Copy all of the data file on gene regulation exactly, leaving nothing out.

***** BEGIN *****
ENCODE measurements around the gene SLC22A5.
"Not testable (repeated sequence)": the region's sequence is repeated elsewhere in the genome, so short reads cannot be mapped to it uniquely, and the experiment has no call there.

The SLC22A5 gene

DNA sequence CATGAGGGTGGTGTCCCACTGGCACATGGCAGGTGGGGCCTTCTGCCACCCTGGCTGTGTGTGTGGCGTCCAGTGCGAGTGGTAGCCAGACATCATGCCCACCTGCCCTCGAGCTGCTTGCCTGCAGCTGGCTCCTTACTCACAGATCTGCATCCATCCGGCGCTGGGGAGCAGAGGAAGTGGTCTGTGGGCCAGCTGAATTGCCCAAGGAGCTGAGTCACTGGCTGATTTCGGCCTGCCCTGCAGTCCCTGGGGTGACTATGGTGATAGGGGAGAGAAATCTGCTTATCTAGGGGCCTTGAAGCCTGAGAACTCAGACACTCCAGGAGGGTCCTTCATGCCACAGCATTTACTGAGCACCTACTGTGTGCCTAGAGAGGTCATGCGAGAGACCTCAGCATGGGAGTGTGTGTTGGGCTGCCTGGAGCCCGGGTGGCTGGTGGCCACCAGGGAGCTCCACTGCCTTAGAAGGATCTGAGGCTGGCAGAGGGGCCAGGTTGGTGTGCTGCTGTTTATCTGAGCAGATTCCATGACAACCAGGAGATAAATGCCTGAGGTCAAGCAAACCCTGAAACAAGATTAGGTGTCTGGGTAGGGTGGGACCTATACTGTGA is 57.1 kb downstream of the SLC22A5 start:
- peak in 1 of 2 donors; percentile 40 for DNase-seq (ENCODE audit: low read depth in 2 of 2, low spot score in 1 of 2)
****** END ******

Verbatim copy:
ENCODE measurements around the gene SLC22A5.
"Not testable (repeated sequence)": the region's sequence is repeated elsewhere in the genome, so short reads cannot be mapped to it uniquely, and the experiment has no call there.

The SLC22A5 gene

DNA sequence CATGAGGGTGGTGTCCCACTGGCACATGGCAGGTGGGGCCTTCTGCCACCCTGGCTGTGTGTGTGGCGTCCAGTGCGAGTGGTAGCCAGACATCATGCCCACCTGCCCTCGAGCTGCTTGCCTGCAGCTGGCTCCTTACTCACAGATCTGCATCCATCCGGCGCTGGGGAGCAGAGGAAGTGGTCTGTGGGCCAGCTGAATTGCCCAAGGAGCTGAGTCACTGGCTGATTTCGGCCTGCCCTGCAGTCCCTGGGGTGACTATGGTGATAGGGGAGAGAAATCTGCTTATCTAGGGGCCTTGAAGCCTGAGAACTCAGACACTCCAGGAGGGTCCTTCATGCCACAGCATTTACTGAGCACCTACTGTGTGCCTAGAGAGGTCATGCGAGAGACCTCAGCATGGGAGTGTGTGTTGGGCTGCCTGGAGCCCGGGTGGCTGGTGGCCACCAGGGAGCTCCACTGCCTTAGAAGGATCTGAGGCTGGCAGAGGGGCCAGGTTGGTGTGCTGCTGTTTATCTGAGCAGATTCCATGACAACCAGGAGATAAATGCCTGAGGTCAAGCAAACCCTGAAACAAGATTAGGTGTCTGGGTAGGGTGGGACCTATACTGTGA is 57.1 kb downstream of the SLC22A5 start:
- peak in 1 of 2 donors; percentile 40 for DNase-seq (ENCODE audit: low read depth in 2 of 2, low spot score in 1 of 2)